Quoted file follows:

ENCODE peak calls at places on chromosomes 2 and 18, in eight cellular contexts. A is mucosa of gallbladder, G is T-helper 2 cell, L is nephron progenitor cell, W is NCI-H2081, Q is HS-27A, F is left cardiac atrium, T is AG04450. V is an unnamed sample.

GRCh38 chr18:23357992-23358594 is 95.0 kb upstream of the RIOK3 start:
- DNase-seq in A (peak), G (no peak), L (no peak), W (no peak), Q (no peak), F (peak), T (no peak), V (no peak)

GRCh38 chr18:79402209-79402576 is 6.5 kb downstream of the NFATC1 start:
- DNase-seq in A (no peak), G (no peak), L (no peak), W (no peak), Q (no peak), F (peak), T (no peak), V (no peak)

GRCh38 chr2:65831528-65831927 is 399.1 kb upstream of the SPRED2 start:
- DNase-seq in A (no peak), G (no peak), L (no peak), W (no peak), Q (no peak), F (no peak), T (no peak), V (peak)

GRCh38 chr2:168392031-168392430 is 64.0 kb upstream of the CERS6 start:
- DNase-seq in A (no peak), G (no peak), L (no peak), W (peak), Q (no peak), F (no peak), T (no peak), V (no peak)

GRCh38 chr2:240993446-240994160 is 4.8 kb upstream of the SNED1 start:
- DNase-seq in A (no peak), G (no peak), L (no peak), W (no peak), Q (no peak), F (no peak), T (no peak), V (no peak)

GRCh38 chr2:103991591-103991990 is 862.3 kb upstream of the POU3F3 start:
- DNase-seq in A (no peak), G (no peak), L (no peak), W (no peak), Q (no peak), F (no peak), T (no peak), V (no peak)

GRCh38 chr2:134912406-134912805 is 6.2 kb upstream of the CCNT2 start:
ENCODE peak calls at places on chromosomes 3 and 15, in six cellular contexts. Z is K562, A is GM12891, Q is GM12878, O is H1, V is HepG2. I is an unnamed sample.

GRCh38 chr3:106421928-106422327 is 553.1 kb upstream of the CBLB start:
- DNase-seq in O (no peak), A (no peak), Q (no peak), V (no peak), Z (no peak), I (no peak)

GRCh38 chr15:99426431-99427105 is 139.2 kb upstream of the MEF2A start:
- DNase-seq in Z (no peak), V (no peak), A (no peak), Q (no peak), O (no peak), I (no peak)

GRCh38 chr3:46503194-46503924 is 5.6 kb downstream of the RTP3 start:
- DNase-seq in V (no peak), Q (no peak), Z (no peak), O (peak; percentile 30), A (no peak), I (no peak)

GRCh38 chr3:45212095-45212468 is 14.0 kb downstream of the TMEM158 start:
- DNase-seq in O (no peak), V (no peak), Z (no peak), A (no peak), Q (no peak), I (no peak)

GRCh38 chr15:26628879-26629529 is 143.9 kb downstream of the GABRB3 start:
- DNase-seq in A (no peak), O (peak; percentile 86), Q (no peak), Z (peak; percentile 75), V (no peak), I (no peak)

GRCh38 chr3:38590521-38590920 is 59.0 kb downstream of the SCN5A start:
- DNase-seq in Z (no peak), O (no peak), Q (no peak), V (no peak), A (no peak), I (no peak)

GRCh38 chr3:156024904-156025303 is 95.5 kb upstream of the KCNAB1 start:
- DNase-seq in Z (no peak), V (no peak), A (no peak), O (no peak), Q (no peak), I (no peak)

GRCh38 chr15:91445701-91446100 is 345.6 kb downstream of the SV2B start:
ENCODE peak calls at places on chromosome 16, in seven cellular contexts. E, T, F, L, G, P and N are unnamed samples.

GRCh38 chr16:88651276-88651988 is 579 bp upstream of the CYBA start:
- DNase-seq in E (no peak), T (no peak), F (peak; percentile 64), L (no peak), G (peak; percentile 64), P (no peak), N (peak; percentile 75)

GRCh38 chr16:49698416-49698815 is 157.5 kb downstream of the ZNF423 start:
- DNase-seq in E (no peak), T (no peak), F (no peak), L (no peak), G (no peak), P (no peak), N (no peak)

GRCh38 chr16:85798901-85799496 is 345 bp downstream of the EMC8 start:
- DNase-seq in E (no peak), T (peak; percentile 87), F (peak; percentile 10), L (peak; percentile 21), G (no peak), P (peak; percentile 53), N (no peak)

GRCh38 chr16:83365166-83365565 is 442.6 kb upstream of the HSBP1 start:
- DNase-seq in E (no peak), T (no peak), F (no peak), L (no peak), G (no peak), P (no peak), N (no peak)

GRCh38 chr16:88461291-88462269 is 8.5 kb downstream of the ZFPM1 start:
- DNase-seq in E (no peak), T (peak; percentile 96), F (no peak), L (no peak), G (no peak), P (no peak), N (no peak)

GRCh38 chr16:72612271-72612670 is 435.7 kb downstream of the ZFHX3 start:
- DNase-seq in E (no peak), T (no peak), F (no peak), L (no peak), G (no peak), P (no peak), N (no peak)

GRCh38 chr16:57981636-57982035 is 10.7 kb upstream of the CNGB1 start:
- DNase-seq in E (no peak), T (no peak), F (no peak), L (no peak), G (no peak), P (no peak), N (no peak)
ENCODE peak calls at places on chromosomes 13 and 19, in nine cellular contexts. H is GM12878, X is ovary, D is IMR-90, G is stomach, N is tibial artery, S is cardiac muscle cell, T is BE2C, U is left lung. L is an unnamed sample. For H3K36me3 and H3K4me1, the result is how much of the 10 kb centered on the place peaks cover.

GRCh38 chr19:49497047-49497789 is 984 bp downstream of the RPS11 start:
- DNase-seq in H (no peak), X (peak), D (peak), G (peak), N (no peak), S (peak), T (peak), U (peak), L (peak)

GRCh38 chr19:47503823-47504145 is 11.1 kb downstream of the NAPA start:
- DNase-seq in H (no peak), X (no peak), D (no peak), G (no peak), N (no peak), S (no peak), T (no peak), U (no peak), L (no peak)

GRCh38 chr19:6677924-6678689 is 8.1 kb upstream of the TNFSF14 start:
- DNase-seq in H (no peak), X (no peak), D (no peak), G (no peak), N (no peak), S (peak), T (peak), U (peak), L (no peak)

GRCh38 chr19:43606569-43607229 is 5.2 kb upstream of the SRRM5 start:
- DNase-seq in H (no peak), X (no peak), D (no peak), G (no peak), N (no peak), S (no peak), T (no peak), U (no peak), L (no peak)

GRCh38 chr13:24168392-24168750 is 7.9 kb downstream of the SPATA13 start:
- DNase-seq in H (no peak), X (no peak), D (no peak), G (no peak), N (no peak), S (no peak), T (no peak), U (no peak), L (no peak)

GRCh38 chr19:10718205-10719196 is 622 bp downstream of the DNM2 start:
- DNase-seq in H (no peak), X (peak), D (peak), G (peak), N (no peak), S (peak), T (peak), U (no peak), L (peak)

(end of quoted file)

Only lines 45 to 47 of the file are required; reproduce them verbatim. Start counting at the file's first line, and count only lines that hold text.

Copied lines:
- DNase-seq in E (no peak), T (no peak), F (no peak), L (no peak), G (no peak), P (no peak), N (no peak)
ENCODE peak calls at places on chromosomes 13 and 19, in nine cellular contexts. H is GM12878, X is ovary, D is IMR-90, G is stomach, N is tibial artery, S is cardiac muscle cell, T is BE2C, U is left lung. L is an unnamed sample. For H3K36me3 and H3K4me1, the result is how much of the 10 kb centered on the place peaks cover.

GRCh38 chr19:49497047-49497789 is 984 bp downstream of the RPS11 start: